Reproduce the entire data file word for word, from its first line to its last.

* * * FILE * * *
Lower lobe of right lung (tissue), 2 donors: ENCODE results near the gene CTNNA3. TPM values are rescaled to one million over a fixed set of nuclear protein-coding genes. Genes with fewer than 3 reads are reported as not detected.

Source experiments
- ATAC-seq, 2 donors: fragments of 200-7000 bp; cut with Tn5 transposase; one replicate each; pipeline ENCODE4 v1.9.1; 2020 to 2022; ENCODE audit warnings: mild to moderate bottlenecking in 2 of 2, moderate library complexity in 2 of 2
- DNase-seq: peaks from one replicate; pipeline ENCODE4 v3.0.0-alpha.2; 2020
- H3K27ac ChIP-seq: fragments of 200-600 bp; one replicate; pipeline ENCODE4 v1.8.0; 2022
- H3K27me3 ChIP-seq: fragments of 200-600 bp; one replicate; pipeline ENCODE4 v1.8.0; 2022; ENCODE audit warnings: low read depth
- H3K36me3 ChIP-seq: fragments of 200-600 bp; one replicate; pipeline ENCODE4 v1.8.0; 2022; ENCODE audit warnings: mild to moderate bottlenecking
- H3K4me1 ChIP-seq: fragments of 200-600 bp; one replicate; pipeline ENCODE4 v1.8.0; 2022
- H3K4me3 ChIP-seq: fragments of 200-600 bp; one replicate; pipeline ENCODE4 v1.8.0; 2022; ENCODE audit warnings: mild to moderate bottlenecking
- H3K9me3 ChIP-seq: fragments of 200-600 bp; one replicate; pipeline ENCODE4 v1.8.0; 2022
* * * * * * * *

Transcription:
Lower lobe of right lung (tissue), 2 donors: ENCODE results near the gene CTNNA3. TPM values are rescaled to one million over a fixed set of nuclear protein-coding genes. Genes with fewer than 3 reads are reported as not detected.

Source experiments
- ATAC-seq, 2 donors: fragments of 200-7000 bp; cut with Tn5 transposase; one replicate each; pipeline ENCODE4 v1.9.1; 2020 to 2022; ENCODE audit warnings: mild to moderate bottlenecking in 2 of 2, moderate library complexity in 2 of 2
- DNase-seq: peaks from one replicate; pipeline ENCODE4 v3.0.0-alpha.2; 2020
- H3K27ac ChIP-seq: fragments of 200-600 bp; one replicate; pipeline ENCODE4 v1.8.0; 2022
- H3K27me3 ChIP-seq: fragments of 200-600 bp; one replicate; pipeline ENCODE4 v1.8.0; 2022; ENCODE audit warnings: low read depth
- H3K36me3 ChIP-seq: fragments of 200-600 bp; one replicate; pipeline ENCODE4 v1.8.0; 2022; ENCODE audit warnings: mild to moderate bottlenecking
- H3K4me1 ChIP-seq: fragments of 200-600 bp; one replicate; pipeline ENCODE4 v1.8.0; 2022
- H3K4me3 ChIP-seq: fragments of 200-600 bp; one replicate; pipeline ENCODE4 v1.8.0; 2022; ENCODE audit warnings: mild to moderate bottlenecking
- H3K9me3 ChIP-seq: fragments of 200-600 bp; one replicate; pipeline ENCODE4 v1.8.0; 2022